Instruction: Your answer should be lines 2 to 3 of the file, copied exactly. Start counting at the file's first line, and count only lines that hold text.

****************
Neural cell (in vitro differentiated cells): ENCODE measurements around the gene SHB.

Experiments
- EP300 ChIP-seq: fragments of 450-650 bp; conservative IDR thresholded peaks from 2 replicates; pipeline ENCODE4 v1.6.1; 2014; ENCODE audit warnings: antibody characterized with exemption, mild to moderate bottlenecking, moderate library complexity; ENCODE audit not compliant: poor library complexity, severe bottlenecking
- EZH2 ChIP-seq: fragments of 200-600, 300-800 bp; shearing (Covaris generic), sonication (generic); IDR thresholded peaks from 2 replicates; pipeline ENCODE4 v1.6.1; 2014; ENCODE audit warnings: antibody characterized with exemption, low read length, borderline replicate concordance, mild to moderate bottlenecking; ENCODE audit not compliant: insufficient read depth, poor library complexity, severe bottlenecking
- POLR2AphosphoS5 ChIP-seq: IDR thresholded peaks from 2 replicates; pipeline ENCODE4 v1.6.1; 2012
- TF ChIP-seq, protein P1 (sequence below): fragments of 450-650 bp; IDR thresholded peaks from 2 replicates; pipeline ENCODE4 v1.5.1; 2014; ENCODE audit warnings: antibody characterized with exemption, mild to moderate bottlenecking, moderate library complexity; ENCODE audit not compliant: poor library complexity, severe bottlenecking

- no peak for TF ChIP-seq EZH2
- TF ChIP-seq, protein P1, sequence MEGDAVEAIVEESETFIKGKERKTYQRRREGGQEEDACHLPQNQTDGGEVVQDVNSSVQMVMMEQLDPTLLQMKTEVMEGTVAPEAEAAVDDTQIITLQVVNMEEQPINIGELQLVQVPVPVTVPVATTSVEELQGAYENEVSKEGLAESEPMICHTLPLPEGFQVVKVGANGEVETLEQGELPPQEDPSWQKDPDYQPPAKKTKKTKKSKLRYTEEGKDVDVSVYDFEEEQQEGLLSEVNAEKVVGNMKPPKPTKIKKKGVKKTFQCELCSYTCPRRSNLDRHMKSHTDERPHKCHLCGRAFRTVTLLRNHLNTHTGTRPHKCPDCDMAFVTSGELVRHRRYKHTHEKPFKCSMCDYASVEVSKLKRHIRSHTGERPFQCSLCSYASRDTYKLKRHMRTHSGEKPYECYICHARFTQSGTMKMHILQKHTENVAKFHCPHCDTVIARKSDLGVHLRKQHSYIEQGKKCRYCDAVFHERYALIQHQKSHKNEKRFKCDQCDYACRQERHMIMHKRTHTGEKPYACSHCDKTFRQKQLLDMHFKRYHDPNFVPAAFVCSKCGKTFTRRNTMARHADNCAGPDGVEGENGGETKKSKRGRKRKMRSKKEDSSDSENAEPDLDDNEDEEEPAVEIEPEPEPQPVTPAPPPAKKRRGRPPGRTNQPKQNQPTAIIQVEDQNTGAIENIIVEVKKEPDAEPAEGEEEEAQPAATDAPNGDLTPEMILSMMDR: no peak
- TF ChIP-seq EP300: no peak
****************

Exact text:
Experiments
- EP300 ChIP-seq: fragments of 450-650 bp; conservative IDR thresholded peaks from 2 replicates; pipeline ENCODE4 v1.6.1; 2014; ENCODE audit warnings: antibody characterized with exemption, mild to moderate bottlenecking, moderate library complexity; ENCODE audit not compliant: poor library complexity, severe bottlenecking